Behind the Escalade's giant sparkling grille sits a mighty 420-hp V-8 engine connected to a 10-speed automatic transmission. Together, they push this plus-size SUV with authority and can tow up to 8300 pounds. Rear-wheel drive is standard, while all-wheel drive is optional. In our testing, the Escalade was always responsive, and the transmission handled gearchanges without fuss. We also appreciated the hearty growl that exited the exhaust pipes after heavy throttle inputs. At cruising speeds, the Slade was quiet and refined.
Despite a set of standard adaptive dampers, the Escalade never felt as convincingly comfortable as its branding and price would suggest. Sure, it rode just fine over smooth pavement, but as soon as things became bumpy, the luxury layer disappeared. To be clear, the Caddy never felt explicitly uncomfortable. However, the way it shivered over uneven surfaces and how harsh bumps infiltrated the cabin are unacceptable. At least the Escalade is composed around corners—just don't launch it onto an exit ramp above the posted speed limit. The steering effort felt lighter than we found on the Chevy Tahoe and the GMC Yukon; thus, it was easier to operate at low speeds. Unfortunately, that lack of directness allowed the Cadillac to wander in its lane on the highway. The brake pedal had smooth and strong responses that we appreciated on daily commutes.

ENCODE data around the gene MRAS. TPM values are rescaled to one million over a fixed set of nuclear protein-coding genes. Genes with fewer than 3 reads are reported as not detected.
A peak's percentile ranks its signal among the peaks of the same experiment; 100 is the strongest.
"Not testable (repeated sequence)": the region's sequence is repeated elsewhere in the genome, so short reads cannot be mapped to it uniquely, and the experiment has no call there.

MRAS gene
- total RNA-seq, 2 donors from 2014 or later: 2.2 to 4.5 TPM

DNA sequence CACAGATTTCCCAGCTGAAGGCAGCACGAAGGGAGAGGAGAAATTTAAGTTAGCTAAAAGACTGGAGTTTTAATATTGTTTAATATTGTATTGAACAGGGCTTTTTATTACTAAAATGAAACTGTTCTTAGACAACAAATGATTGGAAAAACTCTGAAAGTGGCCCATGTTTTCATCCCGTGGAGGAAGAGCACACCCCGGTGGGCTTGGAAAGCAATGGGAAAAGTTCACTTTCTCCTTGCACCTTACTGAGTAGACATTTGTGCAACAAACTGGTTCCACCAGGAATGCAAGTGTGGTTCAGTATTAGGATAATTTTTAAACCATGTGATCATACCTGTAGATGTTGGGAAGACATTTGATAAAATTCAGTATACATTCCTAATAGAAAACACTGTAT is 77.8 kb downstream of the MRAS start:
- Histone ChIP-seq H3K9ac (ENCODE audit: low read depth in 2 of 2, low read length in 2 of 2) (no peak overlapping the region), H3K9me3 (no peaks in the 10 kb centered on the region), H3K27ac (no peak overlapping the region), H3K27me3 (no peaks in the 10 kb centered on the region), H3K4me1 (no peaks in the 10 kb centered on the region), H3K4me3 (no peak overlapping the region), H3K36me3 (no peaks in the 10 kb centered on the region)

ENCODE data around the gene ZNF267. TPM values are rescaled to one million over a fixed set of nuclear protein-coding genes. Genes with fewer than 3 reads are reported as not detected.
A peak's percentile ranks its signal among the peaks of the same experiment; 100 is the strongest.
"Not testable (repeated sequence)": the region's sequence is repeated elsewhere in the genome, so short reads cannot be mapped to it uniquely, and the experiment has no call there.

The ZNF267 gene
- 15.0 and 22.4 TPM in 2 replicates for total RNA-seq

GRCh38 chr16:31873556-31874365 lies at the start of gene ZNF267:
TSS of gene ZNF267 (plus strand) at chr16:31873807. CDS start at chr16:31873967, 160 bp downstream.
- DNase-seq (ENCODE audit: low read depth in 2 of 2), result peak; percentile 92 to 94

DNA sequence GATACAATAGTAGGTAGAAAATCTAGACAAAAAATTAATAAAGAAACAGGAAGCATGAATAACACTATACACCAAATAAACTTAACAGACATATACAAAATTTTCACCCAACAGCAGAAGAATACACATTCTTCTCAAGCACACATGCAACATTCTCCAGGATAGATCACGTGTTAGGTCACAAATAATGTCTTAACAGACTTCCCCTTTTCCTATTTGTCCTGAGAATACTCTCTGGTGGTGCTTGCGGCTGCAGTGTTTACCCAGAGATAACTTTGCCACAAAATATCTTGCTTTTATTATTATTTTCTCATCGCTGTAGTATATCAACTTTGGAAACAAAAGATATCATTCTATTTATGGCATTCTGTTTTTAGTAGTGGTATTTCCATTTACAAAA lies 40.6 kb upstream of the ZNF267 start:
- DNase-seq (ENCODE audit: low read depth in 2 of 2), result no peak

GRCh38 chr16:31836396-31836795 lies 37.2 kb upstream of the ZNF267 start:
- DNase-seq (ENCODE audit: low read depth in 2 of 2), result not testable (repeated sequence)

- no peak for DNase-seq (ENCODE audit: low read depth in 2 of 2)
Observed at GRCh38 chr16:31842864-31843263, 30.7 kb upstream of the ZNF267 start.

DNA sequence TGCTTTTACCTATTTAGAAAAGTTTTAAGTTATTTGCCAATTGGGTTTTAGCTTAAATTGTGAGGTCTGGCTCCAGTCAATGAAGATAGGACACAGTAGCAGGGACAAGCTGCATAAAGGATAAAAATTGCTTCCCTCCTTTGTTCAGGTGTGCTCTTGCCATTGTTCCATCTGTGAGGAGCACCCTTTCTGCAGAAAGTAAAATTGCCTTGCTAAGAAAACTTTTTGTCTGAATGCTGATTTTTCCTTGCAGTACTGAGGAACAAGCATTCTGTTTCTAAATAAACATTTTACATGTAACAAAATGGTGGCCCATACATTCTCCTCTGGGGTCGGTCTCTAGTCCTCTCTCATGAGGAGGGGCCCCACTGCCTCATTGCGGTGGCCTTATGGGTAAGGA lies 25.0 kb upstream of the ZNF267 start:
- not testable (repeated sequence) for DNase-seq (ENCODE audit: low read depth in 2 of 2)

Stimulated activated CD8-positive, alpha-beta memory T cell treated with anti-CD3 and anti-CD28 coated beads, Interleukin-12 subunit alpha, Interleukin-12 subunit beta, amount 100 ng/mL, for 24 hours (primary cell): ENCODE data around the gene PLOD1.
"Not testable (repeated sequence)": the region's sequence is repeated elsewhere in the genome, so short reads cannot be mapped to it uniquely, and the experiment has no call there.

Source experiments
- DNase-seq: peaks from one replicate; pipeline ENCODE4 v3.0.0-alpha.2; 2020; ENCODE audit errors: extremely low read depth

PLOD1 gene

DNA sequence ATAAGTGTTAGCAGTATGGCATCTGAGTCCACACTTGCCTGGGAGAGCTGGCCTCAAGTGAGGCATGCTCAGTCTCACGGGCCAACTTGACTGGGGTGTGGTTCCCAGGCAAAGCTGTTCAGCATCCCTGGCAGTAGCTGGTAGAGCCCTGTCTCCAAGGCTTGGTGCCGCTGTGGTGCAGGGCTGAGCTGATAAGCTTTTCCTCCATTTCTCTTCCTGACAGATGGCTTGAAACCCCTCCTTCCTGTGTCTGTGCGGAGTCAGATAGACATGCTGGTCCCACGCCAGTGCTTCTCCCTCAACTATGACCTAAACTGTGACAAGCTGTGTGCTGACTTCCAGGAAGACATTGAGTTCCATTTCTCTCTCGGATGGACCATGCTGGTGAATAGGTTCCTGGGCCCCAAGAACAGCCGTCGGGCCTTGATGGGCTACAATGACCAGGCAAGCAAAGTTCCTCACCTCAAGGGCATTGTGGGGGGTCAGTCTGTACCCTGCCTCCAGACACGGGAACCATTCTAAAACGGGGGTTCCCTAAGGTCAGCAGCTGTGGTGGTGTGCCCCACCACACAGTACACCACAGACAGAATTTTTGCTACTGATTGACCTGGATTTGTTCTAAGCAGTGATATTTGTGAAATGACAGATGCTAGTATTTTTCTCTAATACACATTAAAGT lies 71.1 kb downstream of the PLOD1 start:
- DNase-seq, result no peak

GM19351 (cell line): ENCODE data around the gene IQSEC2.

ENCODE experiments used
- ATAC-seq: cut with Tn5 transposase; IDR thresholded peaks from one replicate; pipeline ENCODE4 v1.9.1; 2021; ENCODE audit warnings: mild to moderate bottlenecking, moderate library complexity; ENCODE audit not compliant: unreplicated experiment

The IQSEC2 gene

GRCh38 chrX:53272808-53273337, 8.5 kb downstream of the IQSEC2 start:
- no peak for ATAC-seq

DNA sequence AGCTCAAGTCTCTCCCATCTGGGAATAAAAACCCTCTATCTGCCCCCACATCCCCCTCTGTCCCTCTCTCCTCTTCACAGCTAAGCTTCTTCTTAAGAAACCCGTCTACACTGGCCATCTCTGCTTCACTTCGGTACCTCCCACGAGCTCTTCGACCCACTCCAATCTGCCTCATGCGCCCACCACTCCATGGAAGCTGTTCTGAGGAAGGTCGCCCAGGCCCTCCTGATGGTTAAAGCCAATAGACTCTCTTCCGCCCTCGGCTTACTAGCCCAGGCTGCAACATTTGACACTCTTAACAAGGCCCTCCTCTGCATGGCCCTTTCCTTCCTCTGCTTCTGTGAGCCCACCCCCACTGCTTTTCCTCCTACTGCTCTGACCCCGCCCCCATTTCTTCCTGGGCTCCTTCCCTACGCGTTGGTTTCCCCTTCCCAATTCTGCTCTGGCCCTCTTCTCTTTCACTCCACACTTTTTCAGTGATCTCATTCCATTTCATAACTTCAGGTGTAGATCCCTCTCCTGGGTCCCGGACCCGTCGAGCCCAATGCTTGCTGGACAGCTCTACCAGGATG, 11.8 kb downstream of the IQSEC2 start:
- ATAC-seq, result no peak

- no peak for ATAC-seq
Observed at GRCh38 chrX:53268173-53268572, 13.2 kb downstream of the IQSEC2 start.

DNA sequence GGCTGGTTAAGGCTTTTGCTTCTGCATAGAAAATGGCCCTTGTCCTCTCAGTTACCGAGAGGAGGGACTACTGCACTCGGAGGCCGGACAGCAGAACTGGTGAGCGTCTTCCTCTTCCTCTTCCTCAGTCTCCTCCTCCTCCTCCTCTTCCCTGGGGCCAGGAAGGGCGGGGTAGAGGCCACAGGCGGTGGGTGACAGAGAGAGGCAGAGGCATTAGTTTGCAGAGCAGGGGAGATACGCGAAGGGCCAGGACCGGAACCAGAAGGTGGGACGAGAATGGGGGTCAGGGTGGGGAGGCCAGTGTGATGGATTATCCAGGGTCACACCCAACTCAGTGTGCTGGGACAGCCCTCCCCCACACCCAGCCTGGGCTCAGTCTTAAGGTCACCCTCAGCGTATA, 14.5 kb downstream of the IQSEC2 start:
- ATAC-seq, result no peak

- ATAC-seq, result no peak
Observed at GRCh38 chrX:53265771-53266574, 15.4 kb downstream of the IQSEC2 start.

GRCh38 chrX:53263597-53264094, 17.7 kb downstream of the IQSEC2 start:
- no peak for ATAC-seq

Fuel Economy and Real-World MPG
Despite a hefty curb weight and a hearty V-8, the EPA estimates align with the competition. Both body styles with all-wheel drive have the same 14 mpg city and 21 mpg highway estimates, but the rear-drive versions earn 2 mpg more on the highway. The Escalade ESV we tested matched its EPA-estimated 21 mpg on our highway fuel-economy test route. The only rival to do better was the Mercedes-Benz GLS450, which earned an impressive 25 mpg.
Interior, Infotainment, and Cargo
Likes: Spacious front seat, abundant standard features, quiet cabin, loaded with standard features and power points.
Dislikes: Tight third row in short-wheelbase model, partially disguised plebian parts, frustrating touch-sensitive controls, only one audio system.